Singapore—Contrary to what Minister for Education Ong Ye Kung said in Parliament on October 7, Monday, the Association of Women for Action and Research (AWARE) has clarified that the organization had not received an invitation to take part in the cancelled module on dissent at Yale-NUS.
The Ministry of Education (MOE) explained this on Tuesday, October 8, in a statement.
Mr Ong had said, as part of his speech in Parliament, “I should add that a talk by AWARE (Association of Women for Action and Research) was also listed in the programme, but AWARE has since clarified with YNC as well as the media that they had not agreed to participate in the programme, though they had received an invitation,” in the transcript of the speech published in The Straits Times (ST).
The website of MOE, however, seems to have already been amended. It reads, “I should add that a talk by AWARE was also listed in the programme, but AWARE has since clarified with YNC as well as the media that they had not been invited or agreed to participate in the programme.”
A spokesman from MOE said, “AWARE has since clarified with MOE that they did not even receive an invitation and that they were added to the itinerary without their knowledge, and had nothing to do with the project.”
The canceled Yale-NUS module has been in the news for some weeks now. The course, originally entitled “Dissent and Resistance” was re-titled to “Dialogue and Dissent in Singapore,” was to be led by Singaporean playwright Alfian Bin Sa’at and was meant to be part of Yale-NUS “Learning Across Boundaries” (LAB) initiative. It had been scheduled from September 29 to October 5 but was cancelled on September 13.
Mr Alfian is the resident playwright at local theatre company Wild Rice. He is known for being a poet, playwright and short-story writer whose topics include race, sexuality and politics.
The cancellation of the module caused the President of Yale University, Peter Salovey, to task Yale University’s Vice President and Vice Provost for Global Strategy, Pericles Lewis, who had also been the inaugural president of Yale-NUS (2012-2017), to conduct fact-finding regarding the matter.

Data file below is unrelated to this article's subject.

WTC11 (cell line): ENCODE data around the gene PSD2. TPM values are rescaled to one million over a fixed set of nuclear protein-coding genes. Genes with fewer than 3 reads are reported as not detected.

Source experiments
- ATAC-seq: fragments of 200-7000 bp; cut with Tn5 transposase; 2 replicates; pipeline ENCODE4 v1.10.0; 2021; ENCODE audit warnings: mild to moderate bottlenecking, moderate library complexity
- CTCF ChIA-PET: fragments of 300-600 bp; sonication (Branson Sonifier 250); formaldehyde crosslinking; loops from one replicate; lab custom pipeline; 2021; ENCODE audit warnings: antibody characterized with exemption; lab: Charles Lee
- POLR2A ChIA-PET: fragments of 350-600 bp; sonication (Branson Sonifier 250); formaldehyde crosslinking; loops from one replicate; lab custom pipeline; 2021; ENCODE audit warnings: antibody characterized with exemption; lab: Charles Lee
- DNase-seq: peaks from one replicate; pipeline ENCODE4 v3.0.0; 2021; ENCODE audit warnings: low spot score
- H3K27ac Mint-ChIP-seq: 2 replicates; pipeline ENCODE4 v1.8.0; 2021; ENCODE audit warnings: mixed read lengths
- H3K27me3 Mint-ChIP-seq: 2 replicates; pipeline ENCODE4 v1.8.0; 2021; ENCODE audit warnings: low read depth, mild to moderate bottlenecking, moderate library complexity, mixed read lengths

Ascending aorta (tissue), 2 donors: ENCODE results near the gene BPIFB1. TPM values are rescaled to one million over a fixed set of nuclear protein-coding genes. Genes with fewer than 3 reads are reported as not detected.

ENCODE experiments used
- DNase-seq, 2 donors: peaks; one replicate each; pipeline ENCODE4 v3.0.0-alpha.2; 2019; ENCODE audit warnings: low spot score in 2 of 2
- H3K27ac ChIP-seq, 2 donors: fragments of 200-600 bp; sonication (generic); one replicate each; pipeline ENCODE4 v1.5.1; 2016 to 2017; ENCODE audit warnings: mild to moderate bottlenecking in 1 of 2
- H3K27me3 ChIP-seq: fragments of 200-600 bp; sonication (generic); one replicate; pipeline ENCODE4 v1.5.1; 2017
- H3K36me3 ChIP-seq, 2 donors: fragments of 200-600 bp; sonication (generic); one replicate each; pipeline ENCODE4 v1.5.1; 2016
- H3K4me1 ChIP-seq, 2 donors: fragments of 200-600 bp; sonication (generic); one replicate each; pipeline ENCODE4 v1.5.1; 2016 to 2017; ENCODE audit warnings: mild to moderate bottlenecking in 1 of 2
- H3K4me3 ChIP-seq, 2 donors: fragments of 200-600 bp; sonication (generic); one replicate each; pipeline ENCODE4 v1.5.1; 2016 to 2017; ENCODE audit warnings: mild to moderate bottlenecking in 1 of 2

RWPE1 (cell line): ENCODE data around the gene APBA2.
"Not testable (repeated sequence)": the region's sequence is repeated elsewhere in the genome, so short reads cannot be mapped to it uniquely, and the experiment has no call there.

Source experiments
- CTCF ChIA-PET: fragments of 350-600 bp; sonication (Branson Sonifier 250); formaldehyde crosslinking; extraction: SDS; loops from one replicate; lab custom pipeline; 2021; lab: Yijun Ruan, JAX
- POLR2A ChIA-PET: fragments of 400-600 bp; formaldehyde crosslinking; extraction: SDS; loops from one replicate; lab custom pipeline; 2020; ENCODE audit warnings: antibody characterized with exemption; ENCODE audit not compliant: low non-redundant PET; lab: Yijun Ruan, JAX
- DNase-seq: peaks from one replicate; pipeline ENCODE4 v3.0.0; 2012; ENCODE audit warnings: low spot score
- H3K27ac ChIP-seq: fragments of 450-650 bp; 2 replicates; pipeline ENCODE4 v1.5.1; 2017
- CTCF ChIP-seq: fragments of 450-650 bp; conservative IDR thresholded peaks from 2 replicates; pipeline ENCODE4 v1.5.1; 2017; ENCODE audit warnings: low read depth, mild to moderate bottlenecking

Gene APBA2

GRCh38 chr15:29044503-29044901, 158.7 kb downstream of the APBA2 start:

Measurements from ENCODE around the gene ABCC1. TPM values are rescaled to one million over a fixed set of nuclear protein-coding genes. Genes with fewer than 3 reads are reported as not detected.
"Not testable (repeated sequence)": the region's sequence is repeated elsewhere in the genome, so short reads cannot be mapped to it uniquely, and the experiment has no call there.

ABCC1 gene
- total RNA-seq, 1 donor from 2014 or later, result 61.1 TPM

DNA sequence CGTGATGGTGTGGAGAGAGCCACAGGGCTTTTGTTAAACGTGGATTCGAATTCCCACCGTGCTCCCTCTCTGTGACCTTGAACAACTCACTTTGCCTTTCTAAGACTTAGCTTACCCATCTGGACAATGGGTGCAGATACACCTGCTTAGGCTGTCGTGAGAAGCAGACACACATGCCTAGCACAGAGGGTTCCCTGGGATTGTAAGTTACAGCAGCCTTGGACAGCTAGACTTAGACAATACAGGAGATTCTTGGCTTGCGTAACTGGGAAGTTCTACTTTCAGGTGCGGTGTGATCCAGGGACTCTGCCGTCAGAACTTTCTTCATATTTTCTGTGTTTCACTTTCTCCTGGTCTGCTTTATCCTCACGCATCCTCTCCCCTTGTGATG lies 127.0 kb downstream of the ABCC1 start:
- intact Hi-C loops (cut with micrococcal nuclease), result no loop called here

Upon the conclusion of the fact-finding, Profesor Salovey said that the decision to cancel the module was an internal one. He added that it was made without the government interfering in the independence of the institution.
He said in a statement, “Members of the Committee who have visited Yale-NUS College say they have found a healthy spirit of academic freedom and open inquiry there. The committee has made a number of procedural recommendations.”
He added that the report from Mr Lewis reassured him of “Yale-NUS’s strong commitment to academic freedom,” writing, “I myself have observed over my eight years of involvement with Yale-NUS College that it has become a model of innovation in liberal arts education in Asia. I am proud of Yale’s involvement with Yale-NUS and would like to express my confidence in its faculty and leadership.”
The Education Minister addressed the matter in Parliament on Monday, saying that academic freedom must have its limits.
“Academic freedom cannot be carte blanche for anyone to misuse an academic institution for political advocacy, for this would undermine the institution’s academic standards and public standing.”
The main issue, he said, was that the module “may be used to conduct partisan political activities to sow dissent against the government is not unfounded. MOE [the Ministry of Education] had that concern too when we saw the itinerary of the ‘Dissent and resistance’ project.”/ TISG
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